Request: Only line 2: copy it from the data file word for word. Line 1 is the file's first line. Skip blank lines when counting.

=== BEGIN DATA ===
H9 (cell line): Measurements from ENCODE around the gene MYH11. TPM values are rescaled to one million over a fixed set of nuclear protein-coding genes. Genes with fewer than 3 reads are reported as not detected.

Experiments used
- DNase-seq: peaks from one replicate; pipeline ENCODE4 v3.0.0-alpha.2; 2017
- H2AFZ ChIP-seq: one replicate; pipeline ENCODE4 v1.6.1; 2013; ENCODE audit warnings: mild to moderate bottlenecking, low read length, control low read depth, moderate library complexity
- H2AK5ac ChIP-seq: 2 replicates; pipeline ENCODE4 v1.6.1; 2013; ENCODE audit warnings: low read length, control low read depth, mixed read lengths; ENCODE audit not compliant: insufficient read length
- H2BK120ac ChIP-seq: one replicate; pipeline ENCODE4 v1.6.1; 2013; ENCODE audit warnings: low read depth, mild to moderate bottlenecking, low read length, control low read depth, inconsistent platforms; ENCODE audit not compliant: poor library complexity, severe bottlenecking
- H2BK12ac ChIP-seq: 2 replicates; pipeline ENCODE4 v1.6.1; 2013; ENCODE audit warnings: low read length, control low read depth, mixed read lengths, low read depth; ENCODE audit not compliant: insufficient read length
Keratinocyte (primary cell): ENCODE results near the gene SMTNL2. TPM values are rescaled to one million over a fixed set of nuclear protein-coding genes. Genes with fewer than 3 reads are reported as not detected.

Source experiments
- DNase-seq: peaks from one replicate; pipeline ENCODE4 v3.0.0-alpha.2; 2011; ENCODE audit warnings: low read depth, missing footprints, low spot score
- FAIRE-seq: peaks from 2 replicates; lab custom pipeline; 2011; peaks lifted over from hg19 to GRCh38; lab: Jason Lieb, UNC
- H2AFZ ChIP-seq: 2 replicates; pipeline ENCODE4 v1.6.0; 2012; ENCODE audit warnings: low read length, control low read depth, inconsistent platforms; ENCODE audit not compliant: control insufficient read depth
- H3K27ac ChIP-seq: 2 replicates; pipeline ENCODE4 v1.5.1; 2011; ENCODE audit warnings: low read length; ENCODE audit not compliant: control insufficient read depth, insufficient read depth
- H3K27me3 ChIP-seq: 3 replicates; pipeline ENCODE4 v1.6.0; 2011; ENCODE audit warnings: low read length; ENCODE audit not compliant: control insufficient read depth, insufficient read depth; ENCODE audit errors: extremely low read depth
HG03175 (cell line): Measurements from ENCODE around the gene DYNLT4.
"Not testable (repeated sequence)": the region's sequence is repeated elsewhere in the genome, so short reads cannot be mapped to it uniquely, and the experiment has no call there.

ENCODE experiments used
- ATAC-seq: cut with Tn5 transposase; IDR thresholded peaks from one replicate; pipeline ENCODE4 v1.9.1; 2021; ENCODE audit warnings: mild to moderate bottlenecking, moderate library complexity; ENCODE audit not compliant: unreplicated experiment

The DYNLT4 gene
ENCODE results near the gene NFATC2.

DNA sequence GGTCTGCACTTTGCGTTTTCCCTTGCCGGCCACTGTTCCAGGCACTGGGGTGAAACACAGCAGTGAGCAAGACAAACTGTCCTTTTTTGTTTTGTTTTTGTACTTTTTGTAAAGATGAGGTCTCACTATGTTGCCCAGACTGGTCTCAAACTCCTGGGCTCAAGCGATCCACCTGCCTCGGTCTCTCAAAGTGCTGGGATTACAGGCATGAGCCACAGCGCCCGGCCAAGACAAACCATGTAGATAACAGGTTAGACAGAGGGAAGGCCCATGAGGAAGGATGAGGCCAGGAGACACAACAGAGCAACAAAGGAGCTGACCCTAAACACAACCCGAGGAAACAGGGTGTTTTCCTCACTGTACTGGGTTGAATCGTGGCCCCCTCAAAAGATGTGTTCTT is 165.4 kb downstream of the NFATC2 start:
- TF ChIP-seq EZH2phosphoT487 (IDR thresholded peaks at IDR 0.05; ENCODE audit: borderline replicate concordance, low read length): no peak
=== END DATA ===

Experiments used